the only ray of sun you could touch
without a fear of burning

What are you telling her now?
While you hold her in your arms,
are you pretending she’s me?

And just how long will you go on
before you realize you know she’s
‘The One” but you’re gonna lose her anyway?

Well, it ain’t over ‘til it’s over
and my world shuts down.
But this comes close, I’ll have you know
It’s just a matter of time

But it ain’t over ‘til it’s over!
But I won’t be made a fool

‘Cause leaving me the way you did was just so
Unforgivable

I found myself mouthing, singing, then shouting the words, “unforgivable”, over and over and over and over.  Immediate, uncontrollable tears streamed down my face.  Passers-by stared at me in horror.

I was dying right in front of them, and didn’t give a shit. Nobody would have been able to help me, anyway.

My husband loves another woman. He discarded me so quickly. There’s even a cheesy techno song that accompanies this story.

This is happening.  It’s happening to ME.

Unforgivable. Unforgivable.  She’s the one.  She’s the one. He wants her. Not me. 

I ran and shook; I ran and flailed my arms; I ran and sobbed; I ran and screamed.  I threw my head back, opened up my mouth as wide as I could, and allowed blood-curdling cries of deep anguish to escape my body.

The pain was so overwhelming. I couldn’t hold it inside anymore.

I kept running.  Harder.  Faster.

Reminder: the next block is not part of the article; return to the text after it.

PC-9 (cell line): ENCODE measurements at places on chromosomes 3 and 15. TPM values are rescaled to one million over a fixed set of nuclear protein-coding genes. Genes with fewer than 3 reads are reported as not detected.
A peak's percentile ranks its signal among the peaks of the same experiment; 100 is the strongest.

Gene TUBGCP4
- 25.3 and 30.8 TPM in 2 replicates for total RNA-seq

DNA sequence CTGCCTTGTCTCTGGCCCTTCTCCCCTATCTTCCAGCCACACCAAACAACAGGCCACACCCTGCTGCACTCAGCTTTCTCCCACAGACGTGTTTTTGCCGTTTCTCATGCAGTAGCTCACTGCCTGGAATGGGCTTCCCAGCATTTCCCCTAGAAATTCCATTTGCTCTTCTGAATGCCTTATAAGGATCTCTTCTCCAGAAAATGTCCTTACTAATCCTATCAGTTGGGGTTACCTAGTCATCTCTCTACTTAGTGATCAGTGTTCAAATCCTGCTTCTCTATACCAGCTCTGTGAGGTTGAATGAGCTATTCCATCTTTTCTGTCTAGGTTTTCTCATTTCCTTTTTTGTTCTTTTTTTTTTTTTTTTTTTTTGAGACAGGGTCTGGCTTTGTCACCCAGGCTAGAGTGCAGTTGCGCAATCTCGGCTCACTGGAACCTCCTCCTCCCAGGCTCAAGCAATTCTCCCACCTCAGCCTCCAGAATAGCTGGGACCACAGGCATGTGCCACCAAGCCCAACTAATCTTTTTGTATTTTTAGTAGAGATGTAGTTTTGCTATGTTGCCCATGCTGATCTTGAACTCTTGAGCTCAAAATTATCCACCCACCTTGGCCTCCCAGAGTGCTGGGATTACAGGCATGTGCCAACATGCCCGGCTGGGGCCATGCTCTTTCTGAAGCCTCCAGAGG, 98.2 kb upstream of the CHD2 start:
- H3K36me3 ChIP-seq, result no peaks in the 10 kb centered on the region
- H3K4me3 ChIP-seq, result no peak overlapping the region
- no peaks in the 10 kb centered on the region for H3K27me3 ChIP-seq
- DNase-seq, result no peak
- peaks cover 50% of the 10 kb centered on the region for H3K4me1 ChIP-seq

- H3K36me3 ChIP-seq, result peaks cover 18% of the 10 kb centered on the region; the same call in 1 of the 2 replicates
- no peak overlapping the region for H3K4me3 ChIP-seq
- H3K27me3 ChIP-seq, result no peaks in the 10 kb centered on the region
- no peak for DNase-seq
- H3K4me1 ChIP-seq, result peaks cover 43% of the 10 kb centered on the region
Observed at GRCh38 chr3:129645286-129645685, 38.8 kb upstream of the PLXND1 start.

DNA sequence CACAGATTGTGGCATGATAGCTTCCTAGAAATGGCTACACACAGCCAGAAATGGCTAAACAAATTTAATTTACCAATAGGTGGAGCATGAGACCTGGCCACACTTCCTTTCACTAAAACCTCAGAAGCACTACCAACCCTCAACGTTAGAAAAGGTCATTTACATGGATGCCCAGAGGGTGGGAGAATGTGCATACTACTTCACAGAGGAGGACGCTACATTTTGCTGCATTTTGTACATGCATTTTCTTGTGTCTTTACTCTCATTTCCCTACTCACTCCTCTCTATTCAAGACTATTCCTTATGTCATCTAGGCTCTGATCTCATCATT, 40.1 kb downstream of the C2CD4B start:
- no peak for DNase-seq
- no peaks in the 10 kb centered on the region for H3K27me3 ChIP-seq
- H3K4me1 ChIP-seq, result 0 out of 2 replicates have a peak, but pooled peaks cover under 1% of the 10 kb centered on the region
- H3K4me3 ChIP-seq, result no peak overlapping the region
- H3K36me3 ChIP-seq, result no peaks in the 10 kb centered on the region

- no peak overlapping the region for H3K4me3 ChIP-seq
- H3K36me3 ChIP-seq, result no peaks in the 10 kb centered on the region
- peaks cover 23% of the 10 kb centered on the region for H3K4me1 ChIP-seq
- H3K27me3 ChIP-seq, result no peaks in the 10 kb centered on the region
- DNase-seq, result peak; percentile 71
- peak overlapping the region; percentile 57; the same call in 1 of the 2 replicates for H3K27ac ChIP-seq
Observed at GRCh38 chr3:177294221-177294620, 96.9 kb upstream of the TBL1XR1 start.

Eventually I pressed “Shuffle”, and a new song came on: “I Won’t Stand in Your Way”, by the Stray Cats.

I got a low, down, dirty feeling
That I’ve been cheated on, and lied to
If it’s so, then it’s wrong, we’ve hung on for so long
Why don’t we have that magic anymore?

I got a strange, sneaking suspicion
That it’s been going on for some time now.
Something shines in your eyes;
something stirs deep inside.
I won’t stand in your way anymore

You said that I’m just a little boy
Who’s easily led astray
Well, aren’t you the same little girl?

I got a strange, sneaking suspicion
That it’s been going on for some time now.
Something shines in your eyes;
something stirs deep inside

I won’t stand in your way anymore.

I won’t stand in your way
I won’t stand in your way.
I won’t stand in your way anymore.

I couldn’t listen to much of my boss’ song that September day, 2009.  It was almost too much to bear. I don’t remember how I calmed down, but it happened, eventually. I stopped screaming and allowed the sweet, California breeze to dry my tears. I finished running, stretched my legs, and went home.

Three years later, I would stand in the wings while Brian Setzer serenaded me (and an extremely large audience) with “I Won’t Stand in Your Way”. I sneaked a crude video as the spotlight framed him and his shining instrument.  Brian slowly strummed the guitar and began his song as a simple ballad.

And then, it turned into a vastly different experience than when the song was first performed, so many years ago. Brian’s crooning voice soared through the monitors and out into the crowd.  As the orchestra swelled, so did my heart. Tears sprang into my eyes.

This song – one that was once too painful; too raw; too close to my experience; too piercing to my soul – became one of the most beautiful songs I have ever heard.

I had a flickering moment of grief —  but it wasn’t the kind of running, sobbing, screaming, out-of-control grief that was so commonplace three years ago. The dull pang of familiar pain was recognized, but quickly replaced by the intense beauty of the life that surrounded it; life that keeps moving forward.

Life that is accompanied by a swelling orchestra and spectacular fireworks.

That, my friends, is evidence of healing.